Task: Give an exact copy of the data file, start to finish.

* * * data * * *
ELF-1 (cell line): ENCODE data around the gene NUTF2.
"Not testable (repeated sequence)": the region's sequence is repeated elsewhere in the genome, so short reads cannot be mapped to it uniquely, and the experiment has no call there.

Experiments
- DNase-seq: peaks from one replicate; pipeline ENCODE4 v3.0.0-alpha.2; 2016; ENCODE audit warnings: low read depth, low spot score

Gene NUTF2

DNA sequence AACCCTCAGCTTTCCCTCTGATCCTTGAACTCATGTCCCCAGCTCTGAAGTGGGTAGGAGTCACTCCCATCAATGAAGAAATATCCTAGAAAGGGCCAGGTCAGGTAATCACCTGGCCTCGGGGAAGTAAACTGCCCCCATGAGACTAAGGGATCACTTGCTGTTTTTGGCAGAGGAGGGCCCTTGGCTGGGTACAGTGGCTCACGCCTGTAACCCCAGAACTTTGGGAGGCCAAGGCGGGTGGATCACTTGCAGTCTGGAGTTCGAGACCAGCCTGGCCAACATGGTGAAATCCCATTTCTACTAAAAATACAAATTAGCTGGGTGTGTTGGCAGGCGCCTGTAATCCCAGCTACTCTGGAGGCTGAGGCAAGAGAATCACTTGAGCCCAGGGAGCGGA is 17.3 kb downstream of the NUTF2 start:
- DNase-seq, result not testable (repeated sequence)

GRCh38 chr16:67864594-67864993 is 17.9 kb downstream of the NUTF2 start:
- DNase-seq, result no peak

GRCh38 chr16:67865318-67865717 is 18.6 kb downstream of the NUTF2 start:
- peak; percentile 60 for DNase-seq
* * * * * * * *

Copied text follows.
ELF-1 (cell line): ENCODE data around the gene NUTF2.
"Not testable (repeated sequence)": the region's sequence is repeated elsewhere in the genome, so short reads cannot be mapped to it uniquely, and the experiment has no call there.

Experiments
- DNase-seq: peaks from one replicate; pipeline ENCODE4 v3.0.0-alpha.2; 2016; ENCODE audit warnings: low read depth, low spot score

Gene NUTF2

DNA sequence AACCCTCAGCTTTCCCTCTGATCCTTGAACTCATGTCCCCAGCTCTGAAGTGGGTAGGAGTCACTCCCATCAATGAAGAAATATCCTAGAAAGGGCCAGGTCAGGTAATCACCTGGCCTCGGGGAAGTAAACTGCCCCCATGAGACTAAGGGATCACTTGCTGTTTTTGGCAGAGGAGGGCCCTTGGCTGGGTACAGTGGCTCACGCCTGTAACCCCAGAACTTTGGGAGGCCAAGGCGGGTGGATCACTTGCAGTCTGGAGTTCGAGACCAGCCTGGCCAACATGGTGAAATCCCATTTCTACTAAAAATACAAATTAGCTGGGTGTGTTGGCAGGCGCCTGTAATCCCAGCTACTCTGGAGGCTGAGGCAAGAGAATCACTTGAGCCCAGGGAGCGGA is 17.3 kb downstream of the NUTF2 start:
- DNase-seq, result not testable (repeated sequence)

GRCh38 chr16:67864594-67864993 is 17.9 kb downstream of the NUTF2 start:
- DNase-seq, result no peak

GRCh38 chr16:67865318-67865717 is 18.6 kb downstream of the NUTF2 start:
- peak; percentile 60 for DNase-seq